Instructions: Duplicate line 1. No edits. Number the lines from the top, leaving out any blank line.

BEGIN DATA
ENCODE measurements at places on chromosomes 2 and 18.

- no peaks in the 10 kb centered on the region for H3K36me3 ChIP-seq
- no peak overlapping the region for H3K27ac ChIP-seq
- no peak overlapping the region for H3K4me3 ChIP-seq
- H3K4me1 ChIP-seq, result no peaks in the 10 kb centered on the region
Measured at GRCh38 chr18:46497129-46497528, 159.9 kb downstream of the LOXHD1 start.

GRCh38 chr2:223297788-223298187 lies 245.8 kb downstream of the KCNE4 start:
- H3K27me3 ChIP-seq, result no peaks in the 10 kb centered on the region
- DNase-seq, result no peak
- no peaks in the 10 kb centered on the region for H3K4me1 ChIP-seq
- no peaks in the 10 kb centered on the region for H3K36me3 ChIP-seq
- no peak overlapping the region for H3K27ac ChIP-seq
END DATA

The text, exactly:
ENCODE measurements at places on chromosomes 2 and 18.